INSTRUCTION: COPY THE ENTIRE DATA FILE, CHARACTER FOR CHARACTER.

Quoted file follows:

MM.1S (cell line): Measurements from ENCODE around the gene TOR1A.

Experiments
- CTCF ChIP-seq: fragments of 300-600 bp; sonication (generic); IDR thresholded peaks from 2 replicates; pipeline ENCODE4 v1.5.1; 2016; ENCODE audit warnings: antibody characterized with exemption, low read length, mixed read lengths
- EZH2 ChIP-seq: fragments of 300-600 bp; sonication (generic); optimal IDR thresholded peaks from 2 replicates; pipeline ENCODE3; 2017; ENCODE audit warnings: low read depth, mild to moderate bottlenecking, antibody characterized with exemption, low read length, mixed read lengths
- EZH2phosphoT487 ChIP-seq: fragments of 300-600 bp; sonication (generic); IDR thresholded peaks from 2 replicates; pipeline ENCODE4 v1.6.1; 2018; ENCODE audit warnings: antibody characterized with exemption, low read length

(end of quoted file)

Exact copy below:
MM.1S (cell line): Measurements from ENCODE around the gene TOR1A.

Experiments
- CTCF ChIP-seq: fragments of 300-600 bp; sonication (generic); IDR thresholded peaks from 2 replicates; pipeline ENCODE4 v1.5.1; 2016; ENCODE audit warnings: antibody characterized with exemption, low read length, mixed read lengths
- EZH2 ChIP-seq: fragments of 300-600 bp; sonication (generic); optimal IDR thresholded peaks from 2 replicates; pipeline ENCODE3; 2017; ENCODE audit warnings: low read depth, mild to moderate bottlenecking, antibody characterized with exemption, low read length, mixed read lengths
- EZH2phosphoT487 ChIP-seq: fragments of 300-600 bp; sonication (generic); IDR thresholded peaks from 2 replicates; pipeline ENCODE4 v1.6.1; 2018; ENCODE audit warnings: antibody characterized with exemption, low read length